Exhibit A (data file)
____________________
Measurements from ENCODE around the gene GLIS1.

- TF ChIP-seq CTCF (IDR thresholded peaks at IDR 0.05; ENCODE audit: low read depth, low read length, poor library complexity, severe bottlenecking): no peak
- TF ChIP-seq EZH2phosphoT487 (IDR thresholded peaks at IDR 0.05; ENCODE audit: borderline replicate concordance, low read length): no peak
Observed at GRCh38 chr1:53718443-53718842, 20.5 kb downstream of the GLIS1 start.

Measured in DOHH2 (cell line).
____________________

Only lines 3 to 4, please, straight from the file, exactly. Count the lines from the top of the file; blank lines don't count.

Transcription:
- TF ChIP-seq EZH2phosphoT487 (IDR thresholded peaks at IDR 0.05; ENCODE audit: borderline replicate concordance, low read length): no peak
Observed at GRCh38 chr1:53718443-53718842, 20.5 kb downstream of the GLIS1 start.